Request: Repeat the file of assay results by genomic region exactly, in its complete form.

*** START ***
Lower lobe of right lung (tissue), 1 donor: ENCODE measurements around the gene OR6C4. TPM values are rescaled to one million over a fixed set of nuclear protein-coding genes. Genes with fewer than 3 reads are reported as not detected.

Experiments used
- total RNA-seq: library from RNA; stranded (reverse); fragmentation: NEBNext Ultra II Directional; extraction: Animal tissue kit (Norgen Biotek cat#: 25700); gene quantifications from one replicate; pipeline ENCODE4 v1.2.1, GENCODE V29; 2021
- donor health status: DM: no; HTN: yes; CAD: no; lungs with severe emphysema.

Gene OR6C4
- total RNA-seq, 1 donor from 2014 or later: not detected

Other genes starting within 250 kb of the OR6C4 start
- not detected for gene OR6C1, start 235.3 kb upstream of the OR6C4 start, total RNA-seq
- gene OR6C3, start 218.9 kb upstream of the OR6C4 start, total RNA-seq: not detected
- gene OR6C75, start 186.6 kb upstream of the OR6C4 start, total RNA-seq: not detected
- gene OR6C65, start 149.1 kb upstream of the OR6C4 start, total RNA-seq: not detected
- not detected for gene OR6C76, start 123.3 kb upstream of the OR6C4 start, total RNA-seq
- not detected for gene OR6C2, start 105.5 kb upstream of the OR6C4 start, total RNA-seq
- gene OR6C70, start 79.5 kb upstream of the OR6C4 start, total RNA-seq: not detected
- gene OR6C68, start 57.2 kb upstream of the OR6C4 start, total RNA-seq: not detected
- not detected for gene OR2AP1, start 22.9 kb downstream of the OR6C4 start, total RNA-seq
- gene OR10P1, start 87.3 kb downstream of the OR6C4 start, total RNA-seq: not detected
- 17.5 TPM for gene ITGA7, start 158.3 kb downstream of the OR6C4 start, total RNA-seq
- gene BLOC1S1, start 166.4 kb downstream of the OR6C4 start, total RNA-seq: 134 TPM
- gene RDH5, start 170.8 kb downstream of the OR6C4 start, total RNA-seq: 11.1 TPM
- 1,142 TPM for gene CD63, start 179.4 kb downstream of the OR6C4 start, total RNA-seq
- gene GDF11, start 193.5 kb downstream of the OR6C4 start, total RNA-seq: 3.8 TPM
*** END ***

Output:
Lower lobe of right lung (tissue), 1 donor: ENCODE measurements around the gene OR6C4. TPM values are rescaled to one million over a fixed set of nuclear protein-coding genes. Genes with fewer than 3 reads are reported as not detected.

Experiments used
- total RNA-seq: library from RNA; stranded (reverse); fragmentation: NEBNext Ultra II Directional; extraction: Animal tissue kit (Norgen Biotek cat#: 25700); gene quantifications from one replicate; pipeline ENCODE4 v1.2.1, GENCODE V29; 2021
- donor health status: DM: no; HTN: yes; CAD: no; lungs with severe emphysema.

Gene OR6C4
- total RNA-seq, 1 donor from 2014 or later: not detected

Other genes starting within 250 kb of the OR6C4 start
- not detected for gene OR6C1, start 235.3 kb upstream of the OR6C4 start, total RNA-seq
- gene OR6C3, start 218.9 kb upstream of the OR6C4 start, total RNA-seq: not detected
- gene OR6C75, start 186.6 kb upstream of the OR6C4 start, total RNA-seq: not detected
- gene OR6C65, start 149.1 kb upstream of the OR6C4 start, total RNA-seq: not detected
- not detected for gene OR6C76, start 123.3 kb upstream of the OR6C4 start, total RNA-seq
- not detected for gene OR6C2, start 105.5 kb upstream of the OR6C4 start, total RNA-seq
- gene OR6C70, start 79.5 kb upstream of the OR6C4 start, total RNA-seq: not detected
- gene OR6C68, start 57.2 kb upstream of the OR6C4 start, total RNA-seq: not detected
- not detected for gene OR2AP1, start 22.9 kb downstream of the OR6C4 start, total RNA-seq
- gene OR10P1, start 87.3 kb downstream of the OR6C4 start, total RNA-seq: not detected
- 17.5 TPM for gene ITGA7, start 158.3 kb downstream of the OR6C4 start, total RNA-seq
- gene BLOC1S1, start 166.4 kb downstream of the OR6C4 start, total RNA-seq: 134 TPM
- gene RDH5, start 170.8 kb downstream of the OR6C4 start, total RNA-seq: 11.1 TPM
- 1,142 TPM for gene CD63, start 179.4 kb downstream of the OR6C4 start, total RNA-seq
- gene GDF11, start 193.5 kb downstream of the OR6C4 start, total RNA-seq: 3.8 TPM